Thursday, October 2, 2008

Collins Bailout Primer

Here's a rundown of Sen. Collins' evolving stance on the bailout bill over the last eleven days:

--Sept. 21: In the first debate of the Senate race, when asked about the deepening crisis, Susan Collins cautions that more regulation isn't the answer. She calls for "extensive oversight hearings" and "market discipline."

--Sept. 22: Collins says she's against "a rush to act on this bill so we can adjourn this weekend." She adds: "We've got to carefully look at what happened and why."

Her main substantive proposal is for the bailout legislation to include tighter regulation of Freddie Mac and Fannie Mae, even though neither entity is party to the bailout. She doesn't explain why focusing on these institutions--only peripherally related to the expanding Wall Street meltdown--would prevent the crisis from boiling over.

--Sept. 23: Collins blames Democrats for the crisis. She cites the Senate's failure to pass the 2005 Federal Housing Finance Reform Act--which Rep. Allen voted for in the House.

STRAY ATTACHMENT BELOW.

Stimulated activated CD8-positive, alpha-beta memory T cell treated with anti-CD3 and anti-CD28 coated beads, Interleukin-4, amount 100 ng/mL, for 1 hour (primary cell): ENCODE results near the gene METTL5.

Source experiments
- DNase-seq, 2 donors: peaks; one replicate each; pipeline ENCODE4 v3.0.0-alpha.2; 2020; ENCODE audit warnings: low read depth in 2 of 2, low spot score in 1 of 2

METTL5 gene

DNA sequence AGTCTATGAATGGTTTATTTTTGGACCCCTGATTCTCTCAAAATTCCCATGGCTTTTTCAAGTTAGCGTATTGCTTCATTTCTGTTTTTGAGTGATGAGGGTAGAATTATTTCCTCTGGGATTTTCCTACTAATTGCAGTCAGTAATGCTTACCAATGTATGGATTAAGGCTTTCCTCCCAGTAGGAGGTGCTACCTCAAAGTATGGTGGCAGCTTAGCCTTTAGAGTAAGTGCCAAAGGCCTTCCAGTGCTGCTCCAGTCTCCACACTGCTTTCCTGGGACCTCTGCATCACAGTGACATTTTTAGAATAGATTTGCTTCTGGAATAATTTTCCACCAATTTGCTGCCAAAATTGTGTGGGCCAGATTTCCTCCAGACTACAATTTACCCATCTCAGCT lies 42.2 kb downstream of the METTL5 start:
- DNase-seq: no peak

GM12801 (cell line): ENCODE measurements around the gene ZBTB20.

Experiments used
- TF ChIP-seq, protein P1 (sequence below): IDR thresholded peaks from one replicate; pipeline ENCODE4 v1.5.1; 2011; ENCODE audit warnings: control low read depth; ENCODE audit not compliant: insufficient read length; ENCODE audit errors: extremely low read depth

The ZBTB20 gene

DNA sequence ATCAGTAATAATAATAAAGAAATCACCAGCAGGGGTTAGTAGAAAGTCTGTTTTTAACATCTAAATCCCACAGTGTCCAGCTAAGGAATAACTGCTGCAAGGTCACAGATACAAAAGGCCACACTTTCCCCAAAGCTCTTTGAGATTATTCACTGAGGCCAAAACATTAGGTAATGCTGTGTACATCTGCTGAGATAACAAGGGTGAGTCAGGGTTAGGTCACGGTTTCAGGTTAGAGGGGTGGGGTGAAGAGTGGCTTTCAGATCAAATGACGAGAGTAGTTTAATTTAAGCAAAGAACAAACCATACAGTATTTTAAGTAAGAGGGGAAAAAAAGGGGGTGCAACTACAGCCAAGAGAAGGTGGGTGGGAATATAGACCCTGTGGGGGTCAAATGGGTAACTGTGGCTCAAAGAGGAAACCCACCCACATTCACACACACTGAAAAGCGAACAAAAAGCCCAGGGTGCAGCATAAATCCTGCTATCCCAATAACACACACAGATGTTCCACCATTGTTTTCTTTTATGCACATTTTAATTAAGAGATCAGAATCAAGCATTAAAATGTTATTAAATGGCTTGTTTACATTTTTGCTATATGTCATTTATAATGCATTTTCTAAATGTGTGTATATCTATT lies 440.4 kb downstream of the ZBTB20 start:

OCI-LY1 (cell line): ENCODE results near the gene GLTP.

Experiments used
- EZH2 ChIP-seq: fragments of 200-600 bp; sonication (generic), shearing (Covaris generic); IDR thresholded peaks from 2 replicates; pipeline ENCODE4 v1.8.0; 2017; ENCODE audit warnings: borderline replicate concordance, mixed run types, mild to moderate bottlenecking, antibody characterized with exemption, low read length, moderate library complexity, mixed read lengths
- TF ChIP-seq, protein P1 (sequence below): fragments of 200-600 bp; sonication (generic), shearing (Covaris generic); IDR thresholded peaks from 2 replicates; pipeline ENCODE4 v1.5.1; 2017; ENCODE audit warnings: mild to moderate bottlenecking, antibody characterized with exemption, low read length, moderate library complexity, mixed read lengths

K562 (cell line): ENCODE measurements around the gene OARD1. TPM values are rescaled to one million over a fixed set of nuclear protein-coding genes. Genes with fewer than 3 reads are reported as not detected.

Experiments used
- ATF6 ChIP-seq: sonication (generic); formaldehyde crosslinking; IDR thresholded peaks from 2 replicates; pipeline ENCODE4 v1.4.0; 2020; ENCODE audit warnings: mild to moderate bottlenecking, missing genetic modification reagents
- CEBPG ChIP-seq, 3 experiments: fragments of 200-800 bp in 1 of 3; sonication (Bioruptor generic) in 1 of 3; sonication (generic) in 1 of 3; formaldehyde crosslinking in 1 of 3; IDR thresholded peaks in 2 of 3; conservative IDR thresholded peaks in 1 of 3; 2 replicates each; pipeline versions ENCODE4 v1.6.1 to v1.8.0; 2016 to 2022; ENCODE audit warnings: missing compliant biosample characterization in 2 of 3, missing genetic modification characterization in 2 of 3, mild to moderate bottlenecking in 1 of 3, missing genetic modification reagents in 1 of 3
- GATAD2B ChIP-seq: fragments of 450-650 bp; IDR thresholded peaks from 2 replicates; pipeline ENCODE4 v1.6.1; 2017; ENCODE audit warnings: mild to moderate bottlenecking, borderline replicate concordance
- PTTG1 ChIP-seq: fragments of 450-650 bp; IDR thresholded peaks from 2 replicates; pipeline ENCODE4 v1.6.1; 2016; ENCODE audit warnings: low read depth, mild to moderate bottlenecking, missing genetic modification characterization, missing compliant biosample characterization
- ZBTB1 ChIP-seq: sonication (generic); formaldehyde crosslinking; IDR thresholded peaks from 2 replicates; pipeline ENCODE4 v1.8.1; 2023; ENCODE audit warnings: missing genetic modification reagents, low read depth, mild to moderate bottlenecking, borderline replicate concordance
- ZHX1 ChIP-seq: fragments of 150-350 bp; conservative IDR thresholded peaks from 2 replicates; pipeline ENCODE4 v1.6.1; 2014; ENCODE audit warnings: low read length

(At the time, this charge had already been rejected by the bill's author, former Rep. Michael Oxley (R-CA). He blames the White House for the bill's failure.)

--Sept. 24: Collins lays out requirements for the bailout legislation, calling for executive compensation curbs, oversight and "protections for taxpayers. (Those requirements echo a set of principles spelled out days earlier by Rep. Allen.)

--Oct. 1: Ten days after she called for extensive oversight hearings that haven't materialized and nine days after she stressed the importance of including tighter regulation for Freddie and Fannie regulation in the bailout--a measure that appears not to have made it into the legislation--Collins announces that she will support the bill.

She does so just hours before a vote on the bill was scheduled, and only minutes after the bill's details are made public.

Later in the day, it emerges that the bill includes billions of dollars in provisions unrelated to the bailout, including tax breaks for "motor-sports racing tracks, makers of wooden arrows for children, and the rum excise tax for Puerto Rico and the Virgin Islands."

Her vote can be viewed here.

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